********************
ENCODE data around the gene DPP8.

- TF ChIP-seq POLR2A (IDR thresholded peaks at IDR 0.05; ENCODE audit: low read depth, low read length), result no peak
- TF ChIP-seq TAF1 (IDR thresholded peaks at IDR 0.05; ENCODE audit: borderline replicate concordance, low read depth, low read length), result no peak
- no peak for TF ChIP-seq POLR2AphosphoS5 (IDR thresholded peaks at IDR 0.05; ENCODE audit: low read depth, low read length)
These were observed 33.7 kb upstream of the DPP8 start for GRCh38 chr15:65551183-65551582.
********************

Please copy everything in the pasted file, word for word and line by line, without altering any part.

ENCODE data around the gene DPP8.

- TF ChIP-seq POLR2A (IDR thresholded peaks at IDR 0.05; ENCODE audit: low read depth, low read length), result no peak
- TF ChIP-seq TAF1 (IDR thresholded peaks at IDR 0.05; ENCODE audit: borderline replicate concordance, low read depth, low read length), result no peak
- no peak for TF ChIP-seq POLR2AphosphoS5 (IDR thresholded peaks at IDR 0.05; ENCODE audit: low read depth, low read length)
These were observed 33.7 kb upstream of the DPP8 start for GRCh38 chr15:65551183-65551582.